May 18 2013 Latest news:
by Henry Vane
Monday, January 21, 2013
A Kentish Town church that lay derelict for 20 years is undergoing a renaissance – a year after reopening its doors.
St Luke’s Church in Oseney Crescent has proved so popular that more than 500 people attended its carol services this Christmas.
The congregation will now celebrate the renovated church’s first birthday with a Burns Night ceilidh on Friday January 25.
St Luke’s has a particularly youthful following – mainly young professionals and families, with mid-week groups specifically for students and young mums.
Vicar Jon March, 33, said: “There is an increased spiritual hunger among people in their 20s and 30s than there was 10 or 20 years ago. The growth of a congregation like this is giving people the opportunity to explore that spiritual hunger.”
The church also offers sessions to support people with eating disorders.
Rev March says St Luke’s has been successful because it fills a spiritual need in the community.
“I don’t think we’re doing anything particularly differently – but I think again it goes back to giving people the opportunity to explore life’s questions,” he said.
“The questions of faith are as alive as they have been for thousands of years.”
St Luke’s flourishing congregation is a marked change from the time it stood derelict between 1991 and 2011.
Built in 1869 by Basil Champneys, who also designed Newnham College, Cambridge, and the John Rylands Library in Manchester, declining congregations in the second half of the 20th century caused the church’s closure in 1991.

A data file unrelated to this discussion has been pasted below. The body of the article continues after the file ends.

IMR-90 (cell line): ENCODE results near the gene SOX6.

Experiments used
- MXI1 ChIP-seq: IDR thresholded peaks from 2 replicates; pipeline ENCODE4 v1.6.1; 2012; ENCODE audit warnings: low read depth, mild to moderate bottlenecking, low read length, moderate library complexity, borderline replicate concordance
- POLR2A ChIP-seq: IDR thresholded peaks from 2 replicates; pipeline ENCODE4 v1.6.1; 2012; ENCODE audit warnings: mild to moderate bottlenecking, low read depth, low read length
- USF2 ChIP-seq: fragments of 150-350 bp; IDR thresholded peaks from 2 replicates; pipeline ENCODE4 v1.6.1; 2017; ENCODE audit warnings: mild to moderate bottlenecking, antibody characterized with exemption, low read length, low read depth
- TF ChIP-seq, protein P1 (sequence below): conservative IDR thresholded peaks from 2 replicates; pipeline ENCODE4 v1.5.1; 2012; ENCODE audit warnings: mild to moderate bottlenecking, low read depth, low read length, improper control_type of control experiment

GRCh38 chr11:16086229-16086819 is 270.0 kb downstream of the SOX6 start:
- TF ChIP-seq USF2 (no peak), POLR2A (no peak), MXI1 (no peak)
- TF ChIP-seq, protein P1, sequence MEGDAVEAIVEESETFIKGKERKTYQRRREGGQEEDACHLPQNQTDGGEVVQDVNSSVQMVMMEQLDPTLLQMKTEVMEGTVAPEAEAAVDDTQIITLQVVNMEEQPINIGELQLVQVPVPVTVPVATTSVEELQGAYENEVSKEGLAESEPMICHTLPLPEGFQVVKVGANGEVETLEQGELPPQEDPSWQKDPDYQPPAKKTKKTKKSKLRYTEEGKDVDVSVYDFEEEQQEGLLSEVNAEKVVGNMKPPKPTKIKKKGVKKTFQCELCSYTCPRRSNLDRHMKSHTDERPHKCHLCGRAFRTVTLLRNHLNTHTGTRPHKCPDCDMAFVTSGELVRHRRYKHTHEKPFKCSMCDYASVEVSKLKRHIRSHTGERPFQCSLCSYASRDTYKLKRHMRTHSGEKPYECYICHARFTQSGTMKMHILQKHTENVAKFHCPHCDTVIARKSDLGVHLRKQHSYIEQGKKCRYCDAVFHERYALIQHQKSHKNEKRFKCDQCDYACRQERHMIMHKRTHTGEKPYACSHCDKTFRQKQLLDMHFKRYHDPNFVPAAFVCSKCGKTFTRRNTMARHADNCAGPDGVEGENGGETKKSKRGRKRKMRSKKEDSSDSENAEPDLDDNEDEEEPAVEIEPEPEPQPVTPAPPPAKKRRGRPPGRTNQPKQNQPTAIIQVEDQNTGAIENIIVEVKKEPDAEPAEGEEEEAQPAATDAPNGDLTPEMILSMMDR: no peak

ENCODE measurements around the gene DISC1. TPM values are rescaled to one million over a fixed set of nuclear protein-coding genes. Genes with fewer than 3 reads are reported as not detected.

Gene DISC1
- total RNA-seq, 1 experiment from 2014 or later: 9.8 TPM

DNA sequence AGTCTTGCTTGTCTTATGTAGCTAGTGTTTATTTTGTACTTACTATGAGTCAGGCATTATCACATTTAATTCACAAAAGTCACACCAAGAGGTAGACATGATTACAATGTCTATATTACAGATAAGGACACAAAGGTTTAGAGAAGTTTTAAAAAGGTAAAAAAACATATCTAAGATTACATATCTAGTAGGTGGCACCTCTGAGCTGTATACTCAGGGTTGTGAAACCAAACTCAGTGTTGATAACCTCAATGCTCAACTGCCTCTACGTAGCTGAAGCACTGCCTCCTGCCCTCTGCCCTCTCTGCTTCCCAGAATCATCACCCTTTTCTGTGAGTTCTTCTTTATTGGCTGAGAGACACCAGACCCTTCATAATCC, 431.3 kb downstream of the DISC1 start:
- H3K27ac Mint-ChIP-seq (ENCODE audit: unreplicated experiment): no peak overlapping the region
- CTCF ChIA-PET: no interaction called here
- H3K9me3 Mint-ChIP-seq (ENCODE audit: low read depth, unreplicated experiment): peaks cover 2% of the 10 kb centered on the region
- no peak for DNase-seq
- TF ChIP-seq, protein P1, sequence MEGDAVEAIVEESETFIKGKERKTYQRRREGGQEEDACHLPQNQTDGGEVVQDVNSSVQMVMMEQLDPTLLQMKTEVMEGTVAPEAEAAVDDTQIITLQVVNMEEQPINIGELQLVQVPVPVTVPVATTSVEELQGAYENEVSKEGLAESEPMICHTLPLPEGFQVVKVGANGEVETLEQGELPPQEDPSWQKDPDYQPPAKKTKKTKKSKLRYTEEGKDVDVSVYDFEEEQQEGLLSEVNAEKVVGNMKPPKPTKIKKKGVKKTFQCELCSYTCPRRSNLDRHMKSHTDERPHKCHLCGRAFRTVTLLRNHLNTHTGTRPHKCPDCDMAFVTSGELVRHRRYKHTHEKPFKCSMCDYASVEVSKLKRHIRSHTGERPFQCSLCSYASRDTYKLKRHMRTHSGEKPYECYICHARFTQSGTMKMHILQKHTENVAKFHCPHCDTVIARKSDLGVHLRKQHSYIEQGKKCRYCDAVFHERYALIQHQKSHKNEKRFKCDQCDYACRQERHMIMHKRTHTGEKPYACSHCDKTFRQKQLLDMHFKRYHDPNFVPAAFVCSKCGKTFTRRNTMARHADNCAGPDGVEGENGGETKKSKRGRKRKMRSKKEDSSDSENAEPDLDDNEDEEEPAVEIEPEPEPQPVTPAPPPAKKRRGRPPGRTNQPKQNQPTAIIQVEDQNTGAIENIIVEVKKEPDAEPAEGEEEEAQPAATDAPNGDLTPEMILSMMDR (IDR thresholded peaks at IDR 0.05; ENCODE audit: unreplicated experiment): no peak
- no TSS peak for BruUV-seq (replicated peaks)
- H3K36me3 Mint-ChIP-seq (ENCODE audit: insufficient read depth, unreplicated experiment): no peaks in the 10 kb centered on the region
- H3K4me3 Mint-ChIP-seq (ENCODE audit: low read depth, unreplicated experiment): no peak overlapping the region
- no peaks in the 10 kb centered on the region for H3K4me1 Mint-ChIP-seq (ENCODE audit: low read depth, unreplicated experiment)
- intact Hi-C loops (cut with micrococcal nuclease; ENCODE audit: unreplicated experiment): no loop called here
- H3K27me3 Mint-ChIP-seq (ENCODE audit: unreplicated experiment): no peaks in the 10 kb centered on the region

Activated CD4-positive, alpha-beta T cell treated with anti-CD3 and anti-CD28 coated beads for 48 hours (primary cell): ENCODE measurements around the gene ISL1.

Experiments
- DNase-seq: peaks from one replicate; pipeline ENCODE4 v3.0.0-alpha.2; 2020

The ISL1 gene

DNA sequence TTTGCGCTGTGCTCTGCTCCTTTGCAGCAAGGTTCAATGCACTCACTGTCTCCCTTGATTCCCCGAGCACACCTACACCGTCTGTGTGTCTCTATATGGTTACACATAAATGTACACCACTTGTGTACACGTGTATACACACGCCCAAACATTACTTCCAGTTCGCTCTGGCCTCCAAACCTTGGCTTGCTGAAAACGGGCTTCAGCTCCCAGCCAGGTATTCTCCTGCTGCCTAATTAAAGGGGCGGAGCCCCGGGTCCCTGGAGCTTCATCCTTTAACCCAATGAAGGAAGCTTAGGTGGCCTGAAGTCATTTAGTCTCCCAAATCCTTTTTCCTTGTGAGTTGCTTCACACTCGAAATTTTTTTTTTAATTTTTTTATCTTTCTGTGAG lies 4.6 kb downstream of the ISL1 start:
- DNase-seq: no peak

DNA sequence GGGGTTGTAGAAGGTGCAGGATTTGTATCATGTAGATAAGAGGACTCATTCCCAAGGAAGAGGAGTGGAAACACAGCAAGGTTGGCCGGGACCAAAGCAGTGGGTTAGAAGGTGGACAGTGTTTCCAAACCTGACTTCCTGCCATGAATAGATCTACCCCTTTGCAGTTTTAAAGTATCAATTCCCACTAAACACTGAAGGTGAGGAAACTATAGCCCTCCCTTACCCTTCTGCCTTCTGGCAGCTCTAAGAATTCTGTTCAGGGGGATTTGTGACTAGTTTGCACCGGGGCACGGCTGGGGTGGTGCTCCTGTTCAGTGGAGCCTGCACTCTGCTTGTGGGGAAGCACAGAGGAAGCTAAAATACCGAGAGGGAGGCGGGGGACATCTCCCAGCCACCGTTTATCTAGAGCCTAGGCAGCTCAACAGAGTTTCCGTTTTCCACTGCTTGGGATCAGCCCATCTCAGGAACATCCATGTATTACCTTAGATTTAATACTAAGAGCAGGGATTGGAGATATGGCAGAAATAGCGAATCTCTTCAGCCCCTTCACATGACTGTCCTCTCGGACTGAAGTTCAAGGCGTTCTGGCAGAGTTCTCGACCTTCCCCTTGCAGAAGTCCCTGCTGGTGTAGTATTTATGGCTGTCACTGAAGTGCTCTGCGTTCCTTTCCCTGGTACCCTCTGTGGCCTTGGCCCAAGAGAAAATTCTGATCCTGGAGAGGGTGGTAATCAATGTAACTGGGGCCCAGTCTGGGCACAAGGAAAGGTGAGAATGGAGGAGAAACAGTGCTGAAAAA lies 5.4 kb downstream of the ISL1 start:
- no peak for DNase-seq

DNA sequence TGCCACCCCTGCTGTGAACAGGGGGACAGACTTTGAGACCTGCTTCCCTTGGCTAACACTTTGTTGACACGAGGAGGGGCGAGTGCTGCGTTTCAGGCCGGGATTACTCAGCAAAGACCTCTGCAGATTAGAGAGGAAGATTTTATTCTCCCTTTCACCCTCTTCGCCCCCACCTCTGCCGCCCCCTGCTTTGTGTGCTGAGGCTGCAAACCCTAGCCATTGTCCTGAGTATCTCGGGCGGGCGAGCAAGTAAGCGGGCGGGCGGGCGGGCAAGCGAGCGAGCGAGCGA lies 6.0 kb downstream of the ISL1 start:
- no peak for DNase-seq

During the years it was abandoned, it was even used as an artist’s studio, before Rev March was given the task of resurrecting the church by the Bishop of London.
The roof had been repaired by the Church Conservation Trust but everything else was left for the vicar and his congregation. Grants and the donations have raised more than £100,000 to fix dry rot in the ceiling, wet rot in the floor and install electrics and heating.
Rev March arrived with a ready-made congregation of 40 to 60 people from his previous church – Holy Trinity Brompton in Knightsbridge.
He says this core, mainly residents of the area, has not only boosted his own church but also energised nearby parishes.
“The stereotype is that you end up dividing the same number of Christians among more churches. But I think the reality is that it awakens something spiritually within people when a church reopens,” he said.
Rev Philip North, of nearby St Michael’s Church in Camden Road, Camden Town, agrees.
“The vibrancy of a young congregation just makes everyone feel good,” he said. “Seeing a derelict building repaired makes everyone feel good.”
His own congregation has grown significantly in the last two years. “There are four or five churches in this area of Camden. Twenty years ago, the congregations were single figures – they’re all now in triple figures,” he said.
“Church life in Camden is vibrant and on the up. There is no doubt about that.”
Looking ahead, the test for St Luke’s is to maintain the momentum of its first year.
“For me, the challenge will be continually keeping fresh,” said Rev March. “Continually keeping excited about a new project or thing.”